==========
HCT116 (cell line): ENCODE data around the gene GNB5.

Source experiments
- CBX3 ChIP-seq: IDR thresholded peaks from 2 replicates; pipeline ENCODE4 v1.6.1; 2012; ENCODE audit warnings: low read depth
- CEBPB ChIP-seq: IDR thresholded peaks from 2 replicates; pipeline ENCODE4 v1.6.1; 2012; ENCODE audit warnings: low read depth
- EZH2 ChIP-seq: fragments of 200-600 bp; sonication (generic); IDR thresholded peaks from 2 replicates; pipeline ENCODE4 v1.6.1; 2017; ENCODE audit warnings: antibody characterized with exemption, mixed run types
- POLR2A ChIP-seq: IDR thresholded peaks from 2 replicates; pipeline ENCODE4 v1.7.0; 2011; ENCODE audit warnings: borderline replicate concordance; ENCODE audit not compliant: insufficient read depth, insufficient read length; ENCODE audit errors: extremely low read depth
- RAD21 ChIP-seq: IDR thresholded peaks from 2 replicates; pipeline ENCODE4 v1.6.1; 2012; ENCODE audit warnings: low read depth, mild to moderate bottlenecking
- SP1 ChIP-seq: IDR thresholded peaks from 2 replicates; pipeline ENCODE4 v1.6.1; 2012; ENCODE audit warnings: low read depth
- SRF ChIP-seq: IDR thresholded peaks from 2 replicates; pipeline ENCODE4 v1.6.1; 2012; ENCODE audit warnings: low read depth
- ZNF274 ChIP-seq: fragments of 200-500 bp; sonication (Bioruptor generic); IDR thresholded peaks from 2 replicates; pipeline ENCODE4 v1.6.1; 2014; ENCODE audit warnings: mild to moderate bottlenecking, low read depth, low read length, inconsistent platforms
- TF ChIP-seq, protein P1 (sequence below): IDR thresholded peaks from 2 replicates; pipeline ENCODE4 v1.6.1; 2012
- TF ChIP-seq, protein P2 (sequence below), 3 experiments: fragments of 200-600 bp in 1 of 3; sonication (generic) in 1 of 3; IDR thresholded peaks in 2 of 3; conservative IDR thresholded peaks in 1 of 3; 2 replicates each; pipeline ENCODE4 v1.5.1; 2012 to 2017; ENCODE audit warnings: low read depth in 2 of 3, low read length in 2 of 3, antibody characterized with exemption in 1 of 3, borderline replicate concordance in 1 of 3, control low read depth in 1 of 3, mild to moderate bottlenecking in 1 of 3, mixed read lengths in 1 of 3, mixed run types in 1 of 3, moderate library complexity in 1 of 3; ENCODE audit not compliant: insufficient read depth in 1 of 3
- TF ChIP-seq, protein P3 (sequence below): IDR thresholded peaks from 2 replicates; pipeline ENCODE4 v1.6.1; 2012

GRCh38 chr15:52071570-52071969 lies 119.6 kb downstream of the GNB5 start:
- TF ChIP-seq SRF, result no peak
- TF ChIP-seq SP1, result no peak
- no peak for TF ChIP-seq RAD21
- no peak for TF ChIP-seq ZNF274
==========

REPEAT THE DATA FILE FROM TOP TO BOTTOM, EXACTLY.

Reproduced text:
HCT116 (cell line): ENCODE data around the gene GNB5.

Source experiments
- CBX3 ChIP-seq: IDR thresholded peaks from 2 replicates; pipeline ENCODE4 v1.6.1; 2012; ENCODE audit warnings: low read depth
- CEBPB ChIP-seq: IDR thresholded peaks from 2 replicates; pipeline ENCODE4 v1.6.1; 2012; ENCODE audit warnings: low read depth
- EZH2 ChIP-seq: fragments of 200-600 bp; sonication (generic); IDR thresholded peaks from 2 replicates; pipeline ENCODE4 v1.6.1; 2017; ENCODE audit warnings: antibody characterized with exemption, mixed run types
- POLR2A ChIP-seq: IDR thresholded peaks from 2 replicates; pipeline ENCODE4 v1.7.0; 2011; ENCODE audit warnings: borderline replicate concordance; ENCODE audit not compliant: insufficient read depth, insufficient read length; ENCODE audit errors: extremely low read depth
- RAD21 ChIP-seq: IDR thresholded peaks from 2 replicates; pipeline ENCODE4 v1.6.1; 2012; ENCODE audit warnings: low read depth, mild to moderate bottlenecking
- SP1 ChIP-seq: IDR thresholded peaks from 2 replicates; pipeline ENCODE4 v1.6.1; 2012; ENCODE audit warnings: low read depth
- SRF ChIP-seq: IDR thresholded peaks from 2 replicates; pipeline ENCODE4 v1.6.1; 2012; ENCODE audit warnings: low read depth
- ZNF274 ChIP-seq: fragments of 200-500 bp; sonication (Bioruptor generic); IDR thresholded peaks from 2 replicates; pipeline ENCODE4 v1.6.1; 2014; ENCODE audit warnings: mild to moderate bottlenecking, low read depth, low read length, inconsistent platforms
- TF ChIP-seq, protein P1 (sequence below): IDR thresholded peaks from 2 replicates; pipeline ENCODE4 v1.6.1; 2012
- TF ChIP-seq, protein P2 (sequence below), 3 experiments: fragments of 200-600 bp in 1 of 3; sonication (generic) in 1 of 3; IDR thresholded peaks in 2 of 3; conservative IDR thresholded peaks in 1 of 3; 2 replicates each; pipeline ENCODE4 v1.5.1; 2012 to 2017; ENCODE audit warnings: low read depth in 2 of 3, low read length in 2 of 3, antibody characterized with exemption in 1 of 3, borderline replicate concordance in 1 of 3, control low read depth in 1 of 3, mild to moderate bottlenecking in 1 of 3, mixed read lengths in 1 of 3, mixed run types in 1 of 3, moderate library complexity in 1 of 3; ENCODE audit not compliant: insufficient read depth in 1 of 3
- TF ChIP-seq, protein P3 (sequence below): IDR thresholded peaks from 2 replicates; pipeline ENCODE4 v1.6.1; 2012

GRCh38 chr15:52071570-52071969 lies 119.6 kb downstream of the GNB5 start:
- TF ChIP-seq SRF, result no peak
- TF ChIP-seq SP1, result no peak
- no peak for TF ChIP-seq RAD21
- no peak for TF ChIP-seq ZNF274